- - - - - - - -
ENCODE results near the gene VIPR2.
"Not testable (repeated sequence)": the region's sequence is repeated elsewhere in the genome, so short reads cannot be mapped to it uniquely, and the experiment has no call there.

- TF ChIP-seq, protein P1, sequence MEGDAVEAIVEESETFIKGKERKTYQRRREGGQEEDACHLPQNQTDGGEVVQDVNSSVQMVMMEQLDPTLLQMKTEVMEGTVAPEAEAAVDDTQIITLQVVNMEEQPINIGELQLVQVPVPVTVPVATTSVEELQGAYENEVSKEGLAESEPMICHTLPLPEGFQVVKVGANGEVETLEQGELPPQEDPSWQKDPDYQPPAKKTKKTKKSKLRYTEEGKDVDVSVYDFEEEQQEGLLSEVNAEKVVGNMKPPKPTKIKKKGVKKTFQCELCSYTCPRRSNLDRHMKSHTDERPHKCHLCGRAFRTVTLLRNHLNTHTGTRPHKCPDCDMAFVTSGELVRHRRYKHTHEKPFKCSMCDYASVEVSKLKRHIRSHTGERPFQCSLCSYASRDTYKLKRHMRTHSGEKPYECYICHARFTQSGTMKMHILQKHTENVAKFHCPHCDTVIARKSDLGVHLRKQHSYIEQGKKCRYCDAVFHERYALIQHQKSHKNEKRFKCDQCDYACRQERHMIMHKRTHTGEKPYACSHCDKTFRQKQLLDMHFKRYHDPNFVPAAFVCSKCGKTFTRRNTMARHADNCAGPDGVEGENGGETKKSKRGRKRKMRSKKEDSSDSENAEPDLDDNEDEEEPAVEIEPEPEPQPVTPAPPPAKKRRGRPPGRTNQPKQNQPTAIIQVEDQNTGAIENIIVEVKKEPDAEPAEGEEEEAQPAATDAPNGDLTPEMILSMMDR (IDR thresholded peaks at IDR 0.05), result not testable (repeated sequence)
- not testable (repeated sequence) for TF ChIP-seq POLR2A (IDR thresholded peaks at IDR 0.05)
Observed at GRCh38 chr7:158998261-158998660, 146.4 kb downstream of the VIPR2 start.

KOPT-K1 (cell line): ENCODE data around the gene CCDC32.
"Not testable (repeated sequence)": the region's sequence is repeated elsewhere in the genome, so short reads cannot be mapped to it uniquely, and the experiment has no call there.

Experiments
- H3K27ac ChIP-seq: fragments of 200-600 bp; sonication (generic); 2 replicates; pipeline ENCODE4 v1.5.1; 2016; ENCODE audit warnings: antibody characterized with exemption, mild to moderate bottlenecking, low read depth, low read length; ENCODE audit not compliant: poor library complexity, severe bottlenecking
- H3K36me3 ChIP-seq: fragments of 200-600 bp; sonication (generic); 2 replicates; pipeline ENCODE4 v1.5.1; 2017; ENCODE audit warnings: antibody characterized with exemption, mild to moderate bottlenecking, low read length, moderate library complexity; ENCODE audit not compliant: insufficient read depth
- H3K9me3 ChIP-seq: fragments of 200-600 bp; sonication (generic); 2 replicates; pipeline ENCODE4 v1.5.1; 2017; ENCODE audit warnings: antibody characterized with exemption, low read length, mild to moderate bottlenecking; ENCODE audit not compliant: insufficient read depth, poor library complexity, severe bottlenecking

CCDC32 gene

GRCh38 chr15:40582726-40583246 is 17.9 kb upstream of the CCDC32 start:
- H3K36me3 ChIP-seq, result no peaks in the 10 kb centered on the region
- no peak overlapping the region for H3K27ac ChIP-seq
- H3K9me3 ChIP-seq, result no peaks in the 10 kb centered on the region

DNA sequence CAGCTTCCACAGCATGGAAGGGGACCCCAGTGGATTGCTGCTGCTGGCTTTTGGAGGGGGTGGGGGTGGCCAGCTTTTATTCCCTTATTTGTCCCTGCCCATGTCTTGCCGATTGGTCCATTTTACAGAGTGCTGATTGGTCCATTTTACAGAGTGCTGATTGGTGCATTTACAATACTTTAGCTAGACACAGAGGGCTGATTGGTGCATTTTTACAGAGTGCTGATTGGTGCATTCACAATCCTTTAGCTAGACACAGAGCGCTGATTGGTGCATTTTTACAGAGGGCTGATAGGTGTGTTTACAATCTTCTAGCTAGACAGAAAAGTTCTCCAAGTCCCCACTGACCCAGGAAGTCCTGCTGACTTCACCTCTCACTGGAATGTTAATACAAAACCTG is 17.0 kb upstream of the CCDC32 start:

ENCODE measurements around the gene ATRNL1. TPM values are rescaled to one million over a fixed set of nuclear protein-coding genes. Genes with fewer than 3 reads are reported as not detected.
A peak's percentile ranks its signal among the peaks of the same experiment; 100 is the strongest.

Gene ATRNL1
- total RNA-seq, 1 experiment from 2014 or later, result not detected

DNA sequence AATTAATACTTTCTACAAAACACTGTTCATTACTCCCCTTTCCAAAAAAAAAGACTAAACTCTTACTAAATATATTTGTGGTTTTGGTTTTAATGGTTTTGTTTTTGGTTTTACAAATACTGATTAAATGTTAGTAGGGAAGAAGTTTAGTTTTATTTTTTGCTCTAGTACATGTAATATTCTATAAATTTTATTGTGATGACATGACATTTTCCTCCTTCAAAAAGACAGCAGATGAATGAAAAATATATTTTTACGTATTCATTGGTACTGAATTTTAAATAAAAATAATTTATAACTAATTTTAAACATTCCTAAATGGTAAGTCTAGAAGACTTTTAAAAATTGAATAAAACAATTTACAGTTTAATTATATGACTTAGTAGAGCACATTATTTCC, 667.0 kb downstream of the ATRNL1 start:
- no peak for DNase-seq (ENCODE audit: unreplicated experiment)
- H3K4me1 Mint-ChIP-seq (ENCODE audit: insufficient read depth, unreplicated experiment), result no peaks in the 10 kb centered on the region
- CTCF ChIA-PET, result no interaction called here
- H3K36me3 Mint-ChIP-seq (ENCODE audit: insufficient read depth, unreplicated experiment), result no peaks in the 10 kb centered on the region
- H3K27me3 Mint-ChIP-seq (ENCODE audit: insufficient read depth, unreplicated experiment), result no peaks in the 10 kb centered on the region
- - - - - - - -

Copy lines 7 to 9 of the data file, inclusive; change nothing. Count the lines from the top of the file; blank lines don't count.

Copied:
"Not testable (repeated sequence)": the region's sequence is repeated elsewhere in the genome, so short reads cannot be mapped to it uniquely, and the experiment has no call there.

Experiments
- H3K27ac ChIP-seq: fragments of 200-600 bp; sonication (generic); 2 replicates; pipeline ENCODE4 v1.5.1; 2016; ENCODE audit warnings: antibody characterized with exemption, mild to moderate bottlenecking, low read depth, low read length; ENCODE audit not compliant: poor library complexity, severe bottlenecking